- Looking at the writeup or code of another student.
- Showing your writeup or code to another student.
- Discussing homework problems in such detail that your solution (writeup or code) is almost identical to another student's answer.
- Uploading your writeup or code to a public repository (e.g. github, bitbucket, pastebin) so that it can be accessed by other students.
- Looking at solutions from previous years' homeworks - either official or written up by another student.
When debugging code together, you are only allowed to look at the input-output behavior
of each other's programs (so you should write good test cases!).
It is important to remember that even if you didn't copy but just gave
another student your solution, you are still violating the honor code, so please be careful.
We periodically run similarity-detection software over all
submitted student programs, including programs from past quarters and any
solutions found online on public websites.
Anyone violating the honor
will be referred to the Office of Judicial Affairs.
If you feel like you made a mistake (it can happen, especially under time
pressure!), please reach out to Percy or the head CA;
the consequences will be much less severe than if we approach you.
All assignments (homework problems and project milestones) must be submitted using the submit script by
11pm (23:00, not 23:59)
Please note that the submission script only works on corn
Copy your submission files
<assignment ID>.pdf and
corn.stanford.edu. You can use a graphical interface
Fugu) or the following command:
scp <your submission file(s)> <your SUNetID>@corn.stanford.edu:
ssh <your SUNetID>@corn.stanford.edu
For Windows, you can use
Make sure you use the binary transfer mode, as the ASCII transfer mode will damage PDF files!
Make sure the code runs correctly on corn. (Otherwise, the code will not be graded.)
/usr/bin/python /usr/class/cs221/WWW/submit.py <assignment ID> <directory with your submission files>
For example, if the assignment ID is
and you are in the same directory as your submission files, type:
/usr/bin/python /usr/class/cs221/WWW/submit.py foundations ./
You are allowed to submit an assignment a maximum of ten (10) times.
Each submission will replace the previous.
Since we do not accept the assignments from other submission methods (e.g., email),
please make sure you can use the submit script. Do not wait until the deadline.
If anything goes wrong, please ask a question on Piazza or contact a course assistant.
Do not email us your submission.
Partial work is better than not submitting any work.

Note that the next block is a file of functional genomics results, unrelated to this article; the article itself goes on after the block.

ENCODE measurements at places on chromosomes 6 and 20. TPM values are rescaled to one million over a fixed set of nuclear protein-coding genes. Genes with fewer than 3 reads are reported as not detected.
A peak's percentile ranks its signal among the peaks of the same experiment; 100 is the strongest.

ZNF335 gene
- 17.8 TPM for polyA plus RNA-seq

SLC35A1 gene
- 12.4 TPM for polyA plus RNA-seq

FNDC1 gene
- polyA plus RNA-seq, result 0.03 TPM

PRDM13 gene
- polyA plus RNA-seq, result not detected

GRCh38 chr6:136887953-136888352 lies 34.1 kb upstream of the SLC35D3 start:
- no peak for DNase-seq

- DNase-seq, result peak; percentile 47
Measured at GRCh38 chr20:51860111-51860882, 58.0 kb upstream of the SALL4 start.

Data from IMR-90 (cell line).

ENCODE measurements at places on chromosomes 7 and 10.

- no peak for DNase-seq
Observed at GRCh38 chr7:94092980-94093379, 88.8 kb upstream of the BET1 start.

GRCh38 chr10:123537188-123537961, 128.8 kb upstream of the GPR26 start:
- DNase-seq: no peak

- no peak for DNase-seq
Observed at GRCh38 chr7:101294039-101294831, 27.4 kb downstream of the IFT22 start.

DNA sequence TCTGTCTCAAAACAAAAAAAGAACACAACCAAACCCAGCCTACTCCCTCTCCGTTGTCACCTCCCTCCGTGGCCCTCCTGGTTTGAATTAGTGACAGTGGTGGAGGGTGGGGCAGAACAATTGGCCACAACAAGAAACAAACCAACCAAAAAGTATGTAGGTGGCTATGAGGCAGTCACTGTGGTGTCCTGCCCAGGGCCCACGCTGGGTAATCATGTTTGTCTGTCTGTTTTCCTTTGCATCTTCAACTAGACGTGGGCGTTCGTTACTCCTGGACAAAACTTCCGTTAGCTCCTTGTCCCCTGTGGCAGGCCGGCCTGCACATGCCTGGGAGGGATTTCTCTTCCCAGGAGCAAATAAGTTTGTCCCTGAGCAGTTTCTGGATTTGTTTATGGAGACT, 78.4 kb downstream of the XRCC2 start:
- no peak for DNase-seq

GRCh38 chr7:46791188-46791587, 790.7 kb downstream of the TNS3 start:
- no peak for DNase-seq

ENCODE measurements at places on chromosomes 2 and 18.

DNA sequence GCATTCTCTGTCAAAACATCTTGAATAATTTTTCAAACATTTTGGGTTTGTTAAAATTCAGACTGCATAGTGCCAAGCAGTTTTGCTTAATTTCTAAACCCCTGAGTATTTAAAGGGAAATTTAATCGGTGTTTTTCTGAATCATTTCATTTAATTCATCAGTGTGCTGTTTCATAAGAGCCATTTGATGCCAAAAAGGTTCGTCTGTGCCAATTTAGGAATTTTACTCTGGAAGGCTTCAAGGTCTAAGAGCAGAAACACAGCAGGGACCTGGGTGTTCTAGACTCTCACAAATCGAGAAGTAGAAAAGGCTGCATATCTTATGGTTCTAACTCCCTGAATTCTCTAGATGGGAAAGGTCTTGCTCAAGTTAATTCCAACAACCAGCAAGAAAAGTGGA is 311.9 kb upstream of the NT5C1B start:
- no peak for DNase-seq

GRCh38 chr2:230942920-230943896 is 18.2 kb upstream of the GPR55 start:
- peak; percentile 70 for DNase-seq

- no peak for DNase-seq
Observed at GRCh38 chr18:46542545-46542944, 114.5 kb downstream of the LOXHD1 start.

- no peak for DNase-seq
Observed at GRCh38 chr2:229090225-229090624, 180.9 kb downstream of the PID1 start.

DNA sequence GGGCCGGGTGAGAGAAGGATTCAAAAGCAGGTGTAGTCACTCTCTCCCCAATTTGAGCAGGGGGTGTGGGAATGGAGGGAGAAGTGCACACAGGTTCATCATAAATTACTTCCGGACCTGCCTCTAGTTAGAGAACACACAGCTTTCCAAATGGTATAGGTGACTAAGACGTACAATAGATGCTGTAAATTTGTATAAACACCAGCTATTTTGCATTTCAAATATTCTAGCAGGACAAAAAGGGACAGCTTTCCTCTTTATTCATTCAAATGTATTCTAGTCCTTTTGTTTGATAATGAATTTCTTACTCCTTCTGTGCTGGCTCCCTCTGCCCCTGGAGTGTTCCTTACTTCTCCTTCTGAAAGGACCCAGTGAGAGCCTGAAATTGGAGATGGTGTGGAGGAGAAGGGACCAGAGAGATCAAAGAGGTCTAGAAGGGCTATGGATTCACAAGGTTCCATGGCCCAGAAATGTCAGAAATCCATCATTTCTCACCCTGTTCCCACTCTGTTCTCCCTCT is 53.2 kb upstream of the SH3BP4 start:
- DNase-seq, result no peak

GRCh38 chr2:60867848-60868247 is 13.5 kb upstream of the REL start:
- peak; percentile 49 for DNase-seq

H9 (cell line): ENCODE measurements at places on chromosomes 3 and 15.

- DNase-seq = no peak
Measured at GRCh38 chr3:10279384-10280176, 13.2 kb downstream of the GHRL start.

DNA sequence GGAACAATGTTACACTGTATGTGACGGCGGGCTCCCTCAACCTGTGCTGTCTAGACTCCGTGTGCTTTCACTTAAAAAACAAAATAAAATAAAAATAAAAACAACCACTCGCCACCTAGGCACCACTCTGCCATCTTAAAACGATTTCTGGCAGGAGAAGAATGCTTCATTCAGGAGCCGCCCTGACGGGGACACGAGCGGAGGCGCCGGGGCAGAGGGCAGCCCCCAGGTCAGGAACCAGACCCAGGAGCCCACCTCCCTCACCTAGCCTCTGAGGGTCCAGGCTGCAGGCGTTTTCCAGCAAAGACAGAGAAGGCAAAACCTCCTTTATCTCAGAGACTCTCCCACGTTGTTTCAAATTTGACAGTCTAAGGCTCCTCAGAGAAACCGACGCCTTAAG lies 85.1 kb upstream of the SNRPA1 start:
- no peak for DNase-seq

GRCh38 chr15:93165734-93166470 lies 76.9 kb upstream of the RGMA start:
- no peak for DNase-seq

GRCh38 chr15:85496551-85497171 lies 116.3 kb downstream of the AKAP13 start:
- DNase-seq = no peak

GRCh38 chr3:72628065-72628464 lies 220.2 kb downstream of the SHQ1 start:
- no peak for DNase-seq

You can check here for confirmation of your submission.
For assignments with a programming component, we will automatically
sanity check your code in some basic test cases, but we will grade
your code on additional test cases.
Important: just because you pass the basic test cases, you are by no
means guaranteed to get full credit on the other test cases, so you should
test the program more thoroughly yourself!
Unless the assignment instructs otherwise, all of your code modifications
should be in
submission.py and all of your written answers
For the project milestones, make sure the same one member of your
group submits on behalf of the entire group. The submission should include a
group.txt file which should contain the SUNetIDs of the entire
group, one per line. Do not include your names!
An assignment is $\lceil d \rceil$ days late if it is turned in $d$ fractional days late
(note that this means if you are $1$ second late, $d = 1/(24 \times 60 \times 60)$ and it is 1 day late).
You have eight (8) late days
in total that can be distributed among the assignments (except for p-poster, p-peer, and p-final)
There is a maximum of two (2) late days that can be used per assignment.
If you exceed this limit by $k$ hours,
then you will incur a multiplicative penalty factor of $\max(1 - k/5, 0)$.
For example, if you get $40$ points and turn in your homework 2 days + 1.5 hours after the deadline,
then your effective score is $40(1 - 1.5/5) = 28$.
If you exceed $5$ hours, you will receive $0$ points.
You get a zero after all your late days run out, but we reserve the right to give partial credit in extenuating circumstances.
If you believe that the course staff made an objective error in grading,
then you may submit a regrade request. To do this, you must come in person
to the owner CA in charge of the given homework or exam problem.
Any requests submitted over email or on Piazza will be ignored.
Remember that even if the grading seems harsh to you, the same rubric was
used for everyone for fairness, so this is not sufficient justification for
a regrade. If the regrade request is valid, the CA will add your request
to the list, which will get processed.